- "B Team Squad". Brentford F.C. Retrieved 17 February 2020.
- "Brentford FC Football Staff". www.brentfordfc.com. Retrieved 8 November 2017.
- "Brentford FC Company Details". www.brentfordfc.com. Retrieved 8 November 2017.
- Haynes 1998, p. 98.
- Daly, Ken. "Ken Daly's alternative look at the history of Middlesbrough and Brentford who play in a Sky Bet Championship play off at Griffin Park on Friday 8 May 2015". www.mfc.co.uk. Retrieved 3 August 2015.
- Haynes 1998, p. 30-31.
- "Brentford – Historical Football Kits". Historicalkits.co.uk. Retrieved 5 May 2016.
- "Introducing our new club crest". Brentford FC. 10 November 2016. Retrieved 6 October 2018.
- "Which Strictly star designed Brentford's badge?". BBC News. 12 November 2011.
- Brentford F.C. at the Football Club History Database
- "London League 1896–1910". nonleaguematters.co.uk. Retrieved 14 May 2018.
- Haynes, Graham (1998). A-Z Of Bees: Brentford Encyclopedia. Yore Publications. pp. 135–136. ISBN 1-874427-57-7.
- Haynes 1998, p. 96.
- White 1989, p. 354.
- Haynes 1998, p. 119-120.
- White, Eric, ed. (1989). 100 Years Of Brentford. Brentford FC. p. 97. ISBN 0951526200.
- White 1989, p. 82-84.
- Argus (16 November 1928). "A Changed Brentford". The Brentford & Chiswick Times.
- "England 1918/19". Rsssf.com. 15 February 2003. Retrieved 4 May 2016.
- Haynes 1998, p. 46.
- Haynes 1998, p. 51.
- "Brentford FC CST: Awards". www.brentfordfccst.com. Retrieved 1 May 2016.
- Chapman, Mark. "Brentford win 2015 Football League Family Excellence Award". brentfordfc.co.uk. Retrieved 14 May 2015.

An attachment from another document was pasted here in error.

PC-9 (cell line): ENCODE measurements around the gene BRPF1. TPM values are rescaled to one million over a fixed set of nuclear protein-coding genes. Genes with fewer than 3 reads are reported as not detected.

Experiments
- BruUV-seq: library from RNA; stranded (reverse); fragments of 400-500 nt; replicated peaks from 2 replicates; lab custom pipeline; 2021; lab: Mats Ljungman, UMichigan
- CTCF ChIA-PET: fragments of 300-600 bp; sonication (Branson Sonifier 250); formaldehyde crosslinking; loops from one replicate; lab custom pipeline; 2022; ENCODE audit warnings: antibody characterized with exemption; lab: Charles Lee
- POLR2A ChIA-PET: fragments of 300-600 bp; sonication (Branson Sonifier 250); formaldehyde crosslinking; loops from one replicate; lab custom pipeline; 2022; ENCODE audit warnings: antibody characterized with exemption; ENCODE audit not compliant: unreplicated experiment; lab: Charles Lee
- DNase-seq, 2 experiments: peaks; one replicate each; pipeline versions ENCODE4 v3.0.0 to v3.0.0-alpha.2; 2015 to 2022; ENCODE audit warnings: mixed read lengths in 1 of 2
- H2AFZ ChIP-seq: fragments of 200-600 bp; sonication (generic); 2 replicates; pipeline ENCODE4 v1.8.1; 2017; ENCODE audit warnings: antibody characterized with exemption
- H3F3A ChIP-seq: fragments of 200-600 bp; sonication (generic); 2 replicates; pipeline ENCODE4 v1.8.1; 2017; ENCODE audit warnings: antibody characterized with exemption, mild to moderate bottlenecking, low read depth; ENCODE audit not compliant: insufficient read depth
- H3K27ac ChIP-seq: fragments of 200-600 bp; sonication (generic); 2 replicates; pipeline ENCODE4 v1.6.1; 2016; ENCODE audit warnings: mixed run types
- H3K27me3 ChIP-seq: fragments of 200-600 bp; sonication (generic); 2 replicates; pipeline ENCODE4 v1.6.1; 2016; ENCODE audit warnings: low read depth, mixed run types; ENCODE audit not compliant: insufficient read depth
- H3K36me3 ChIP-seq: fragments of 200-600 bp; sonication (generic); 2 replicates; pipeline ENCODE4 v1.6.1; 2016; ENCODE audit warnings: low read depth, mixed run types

- "Brentford achieves the Football League Family Excellence Award". www.brentfordfc.co.uk. Retrieved 6 May 2016.
- Wickham, Chris. "A list of all the awards collected by Brentford FC, staff and players over the past year". brentfordfc.co.uk. Retrieved 3 December 2014.
- "Brentford FC Moment in Time: Norwich City". Retrieved 22 December 2017.
- "The results of the largest ever survey into club rivalries" (PDF). Footballfancensus.com. Archived from the original (PDF) on 20 October 2013. Retrieved 5 May 2016.
- "Football Ground Guide". Football Ground Guide. Retrieved 4 May 2016.
- "Fulham F.C. – The 1995/1996 Season". Archived from the original on 23 August 2002. Retrieved 4 May 2016.
- "I'm Backing Brentford part two: how the proposed 1967 takeover started". www.brentfordfc.com.
- Haynes 1998, p. 123-125.
- "Brentford FC vs. QPR". Footballderbies.com. 6 October 2006. Retrieved 4 May 2016.
- Wickham, Chris. "Bees agree Icelandic partnership". brentfordfc.co.uk. Retrieved 3 December 2014.
- Wickham, Chris. "Join Brentford in supporting Gulu United". brentfordfc.co.uk. Retrieved 3 December 2014.
- Wickham, Chris. "Brentford club staff visit FC Midtjylland". brentfordfc.co.uk. Retrieved 3 December 2014.
- "BBC Sport – FC Midtjylland: Brentford owner Benham invests in Danish club". BBC Sport. Retrieved 3 December 2014.
- "London Tigers play on Griffin Park pitch". www.brentfordfc.com. Retrieved 20 May 2019.
- "Ex bees Rover returns". brentfordfc.co.uk. 16 August 2006. Archived from the original on 7 October 2018. Retrieved 12 February 2018.
- "A match made in Hollywood interview". Evening Standard. Retrieved 9 September 2019.
- "Stephen James | The Man Behind The Body Art Model". www.brother2brother.co.uk. Retrieved 18 February 2020.
- Haynes 1998, p. 100-101.
- Haynes 1998, p. 27.